To find out more about studying abroad with UWE Bristol, visit our website.

Team Entrepreneurship students tackle Global Business Challenges

Posted on

A group of 13 students on the BA (Business) Team Entrepreneurship programme at Bristol Business School have been selected to take part in the Global Business Challenge, a three-month experiential learning opportunity focused on solving real challenges for real businesses. Throughout the three-month programme, students will be working in cross-cultural teams with fellow entrepreneurial students from four different countries – the UK, Ecuador, the USA and Finland.

The Global Business Challenge has been co-created by six universities: UWE Team Academy, Aston Team Academy and Team Entrepreneurship at Bishop Grosseteste University in the UK; the University of Holy Spirit Specialties in Ecuador; Southern New Hampshire University in the United States and Proakatemia within Tampere University of Applied Sciences in Finland, the birthplace of the Team Academy methodology on which UWE Bristol’s Team Entrepreneurship programme is based.

Staff from across the six universities, which include Team Coaches and other academic staff specialising in entrepreneurship, have collaborated to provide a unique learning opportunity for their students, adopting the self-directed, team-based, experiential learning approach that is core to Team Academy degree programmes. Staff are supporting the learning of their students by taking on the role of Team Coach for one of the 10 cross-cultural teams that have been created.

The student teams meet virtually on a weekly basis to collectively ideate and problem solve around a specific business challenge from one of the five international businesses that are partners for the Global Business Challenge: the UK’s team profile company Belbin, First Republic Bank from the USA, business incubator ASAP Business in Ecuador, Canadian organic production supplier Organic4Greens and global translation and localisation specialists Lionbridge.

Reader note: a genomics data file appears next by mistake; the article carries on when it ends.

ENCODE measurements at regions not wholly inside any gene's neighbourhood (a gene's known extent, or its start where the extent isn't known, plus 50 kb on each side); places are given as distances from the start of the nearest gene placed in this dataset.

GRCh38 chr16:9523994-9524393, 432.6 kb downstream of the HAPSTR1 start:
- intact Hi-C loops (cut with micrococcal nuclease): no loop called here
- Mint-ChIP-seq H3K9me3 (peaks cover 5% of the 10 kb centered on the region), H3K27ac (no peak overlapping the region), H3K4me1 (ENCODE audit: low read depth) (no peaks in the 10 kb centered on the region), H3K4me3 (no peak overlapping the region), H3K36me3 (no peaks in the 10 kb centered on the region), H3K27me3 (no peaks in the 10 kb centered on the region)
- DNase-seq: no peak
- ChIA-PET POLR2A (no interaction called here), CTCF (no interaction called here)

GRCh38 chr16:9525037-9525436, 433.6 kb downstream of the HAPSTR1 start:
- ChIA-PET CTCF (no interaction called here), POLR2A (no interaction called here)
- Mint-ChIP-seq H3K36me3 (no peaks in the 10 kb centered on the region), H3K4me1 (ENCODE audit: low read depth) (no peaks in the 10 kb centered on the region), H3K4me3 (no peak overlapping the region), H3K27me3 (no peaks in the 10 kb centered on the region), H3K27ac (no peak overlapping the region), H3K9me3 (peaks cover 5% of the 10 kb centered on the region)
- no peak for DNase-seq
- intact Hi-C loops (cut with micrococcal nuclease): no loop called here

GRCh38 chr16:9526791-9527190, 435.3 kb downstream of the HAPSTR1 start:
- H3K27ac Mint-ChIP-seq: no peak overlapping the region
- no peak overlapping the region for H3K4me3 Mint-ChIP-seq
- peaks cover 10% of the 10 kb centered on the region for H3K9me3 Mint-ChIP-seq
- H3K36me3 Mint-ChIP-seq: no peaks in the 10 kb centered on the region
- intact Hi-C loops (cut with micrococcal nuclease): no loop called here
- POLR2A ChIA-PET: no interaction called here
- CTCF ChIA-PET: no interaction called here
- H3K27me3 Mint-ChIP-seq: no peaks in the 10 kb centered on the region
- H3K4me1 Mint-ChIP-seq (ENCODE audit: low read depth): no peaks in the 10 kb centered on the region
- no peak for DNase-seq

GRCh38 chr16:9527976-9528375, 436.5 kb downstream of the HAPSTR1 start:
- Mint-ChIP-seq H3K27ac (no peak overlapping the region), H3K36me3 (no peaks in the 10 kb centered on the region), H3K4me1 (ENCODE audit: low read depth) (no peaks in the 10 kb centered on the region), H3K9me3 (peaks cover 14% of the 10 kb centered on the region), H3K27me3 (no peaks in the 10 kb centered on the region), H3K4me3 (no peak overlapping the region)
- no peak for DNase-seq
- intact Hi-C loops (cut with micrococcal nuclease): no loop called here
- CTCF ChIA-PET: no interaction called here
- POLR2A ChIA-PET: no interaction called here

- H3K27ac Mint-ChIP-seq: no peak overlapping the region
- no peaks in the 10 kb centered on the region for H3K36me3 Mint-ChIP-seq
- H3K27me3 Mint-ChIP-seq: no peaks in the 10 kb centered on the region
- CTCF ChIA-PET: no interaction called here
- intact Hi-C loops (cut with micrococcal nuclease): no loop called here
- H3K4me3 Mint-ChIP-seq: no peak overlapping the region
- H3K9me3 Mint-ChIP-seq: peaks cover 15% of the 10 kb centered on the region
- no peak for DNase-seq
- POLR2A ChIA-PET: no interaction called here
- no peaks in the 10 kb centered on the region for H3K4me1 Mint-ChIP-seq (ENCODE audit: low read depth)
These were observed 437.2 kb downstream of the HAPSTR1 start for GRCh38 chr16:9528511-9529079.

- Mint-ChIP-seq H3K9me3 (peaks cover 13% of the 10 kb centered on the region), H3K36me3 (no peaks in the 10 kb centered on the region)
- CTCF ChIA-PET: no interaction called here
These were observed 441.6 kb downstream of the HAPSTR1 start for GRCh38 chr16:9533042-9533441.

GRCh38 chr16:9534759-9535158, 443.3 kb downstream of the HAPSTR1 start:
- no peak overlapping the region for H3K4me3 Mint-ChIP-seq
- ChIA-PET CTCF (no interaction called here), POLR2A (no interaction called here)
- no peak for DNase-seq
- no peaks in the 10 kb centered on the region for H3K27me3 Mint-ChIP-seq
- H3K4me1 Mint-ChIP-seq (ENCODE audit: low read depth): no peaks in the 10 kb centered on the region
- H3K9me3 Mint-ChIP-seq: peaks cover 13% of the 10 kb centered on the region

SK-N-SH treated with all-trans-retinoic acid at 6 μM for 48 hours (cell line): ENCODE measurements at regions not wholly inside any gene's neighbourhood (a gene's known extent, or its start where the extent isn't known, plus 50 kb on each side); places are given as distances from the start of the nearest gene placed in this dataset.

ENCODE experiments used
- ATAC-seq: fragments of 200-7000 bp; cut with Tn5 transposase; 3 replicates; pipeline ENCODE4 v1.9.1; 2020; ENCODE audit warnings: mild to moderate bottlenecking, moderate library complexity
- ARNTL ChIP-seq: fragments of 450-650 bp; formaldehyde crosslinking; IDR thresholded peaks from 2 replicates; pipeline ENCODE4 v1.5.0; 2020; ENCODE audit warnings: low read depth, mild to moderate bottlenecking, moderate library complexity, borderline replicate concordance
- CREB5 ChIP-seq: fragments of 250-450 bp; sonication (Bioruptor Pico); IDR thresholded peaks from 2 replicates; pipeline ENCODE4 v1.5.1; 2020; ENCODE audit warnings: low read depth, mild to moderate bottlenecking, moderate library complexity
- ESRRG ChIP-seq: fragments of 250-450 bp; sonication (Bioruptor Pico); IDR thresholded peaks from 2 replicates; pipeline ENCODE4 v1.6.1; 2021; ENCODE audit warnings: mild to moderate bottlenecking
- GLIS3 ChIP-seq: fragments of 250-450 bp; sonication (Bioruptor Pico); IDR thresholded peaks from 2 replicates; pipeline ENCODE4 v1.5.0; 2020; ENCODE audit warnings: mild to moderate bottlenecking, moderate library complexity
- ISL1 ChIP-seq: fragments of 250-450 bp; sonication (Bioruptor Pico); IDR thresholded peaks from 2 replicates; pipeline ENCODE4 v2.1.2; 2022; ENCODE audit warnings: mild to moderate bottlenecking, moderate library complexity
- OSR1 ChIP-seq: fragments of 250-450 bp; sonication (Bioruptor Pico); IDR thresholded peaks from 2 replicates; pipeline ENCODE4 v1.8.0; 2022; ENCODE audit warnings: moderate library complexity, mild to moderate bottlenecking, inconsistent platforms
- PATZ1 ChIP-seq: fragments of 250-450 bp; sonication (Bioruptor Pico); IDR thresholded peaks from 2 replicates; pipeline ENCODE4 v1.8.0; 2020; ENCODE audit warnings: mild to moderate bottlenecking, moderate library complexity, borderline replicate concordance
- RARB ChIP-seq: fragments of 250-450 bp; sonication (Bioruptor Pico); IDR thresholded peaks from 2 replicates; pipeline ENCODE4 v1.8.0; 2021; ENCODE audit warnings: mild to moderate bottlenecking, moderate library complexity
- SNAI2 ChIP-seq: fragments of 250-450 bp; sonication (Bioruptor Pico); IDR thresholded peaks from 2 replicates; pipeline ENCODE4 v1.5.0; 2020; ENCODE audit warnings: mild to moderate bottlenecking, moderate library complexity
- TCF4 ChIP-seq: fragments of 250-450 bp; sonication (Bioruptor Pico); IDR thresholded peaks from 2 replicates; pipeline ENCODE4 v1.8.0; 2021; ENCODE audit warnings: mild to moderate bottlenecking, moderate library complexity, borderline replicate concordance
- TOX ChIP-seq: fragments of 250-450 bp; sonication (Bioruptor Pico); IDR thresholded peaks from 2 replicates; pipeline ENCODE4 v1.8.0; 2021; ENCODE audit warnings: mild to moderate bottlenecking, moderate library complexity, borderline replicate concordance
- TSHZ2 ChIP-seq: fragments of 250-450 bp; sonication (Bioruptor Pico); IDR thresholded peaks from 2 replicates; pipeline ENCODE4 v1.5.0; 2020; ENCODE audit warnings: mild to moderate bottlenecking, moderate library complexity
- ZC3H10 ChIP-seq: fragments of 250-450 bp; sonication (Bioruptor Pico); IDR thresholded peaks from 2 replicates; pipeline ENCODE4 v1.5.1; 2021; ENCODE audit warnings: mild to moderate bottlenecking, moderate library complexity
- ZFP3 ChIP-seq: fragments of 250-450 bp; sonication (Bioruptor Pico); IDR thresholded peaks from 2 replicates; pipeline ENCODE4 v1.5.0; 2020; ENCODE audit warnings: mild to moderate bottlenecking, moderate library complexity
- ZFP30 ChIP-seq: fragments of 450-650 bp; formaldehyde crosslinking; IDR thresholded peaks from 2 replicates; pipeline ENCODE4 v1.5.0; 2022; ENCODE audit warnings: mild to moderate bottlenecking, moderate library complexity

At the end of the programme the teams will present their solutions to their partner business, receiving invaluable feedback from the business professionals and identifying future opportunities to continue working together. The Global Business Challenge offers UWE Team Entrepreneurship students a unique opportunity to form meaningful connections with fellow students and business professionals on a global scale. This is the first international collaborative business challenge of this kind that has been established between the partner universities and the team of staff behind the programme are hosting regular virtual meetings to discuss further opportunities.

Within UWE Team Academy, the Global Business Challenge has been supported by Team Coaches Lauren Davies and Valtteri Melkko who are each coaching an international team, in addition to continuing to coach their own Team Company within the UWE Team Entrepreneurship programme. The Global Business Challenge is one of the many opportunities for UWE Team Entrepreneurship students to “learn by doing” and Valtteri and Lauren have been encouraging students to grasp this and the many other opportunities offered by the programme and beyond. Valtteri commented:

“It’s amazing to see how much growth and excitement it’s possible to see in our students when they are put to work in an international team in a challenge that is longer than a few days or weeks – they are full of energy.”

Valtteri Melkko

Reflecting on her experience of the Global Business Challenge so far, second-year Team Entrepreneurship student Natalie English said:

“Being part of the Global Business Challenge has allowed me to explore a new international team environment, a business challenge and working in an online space – all in one. Obviously, this hasn’t come without challenges, but having a coach means we are able to talk about these challenges in a safe environment. However, the most exciting elements for me so far have been putting my UWE course into practice and getting to see how those techniques are invaluable in any teamwork environment. Working with a real business, with a real challenge has opened my eyes to all the possibilities there are out there, as well as getting to network internationally!”

Natalie English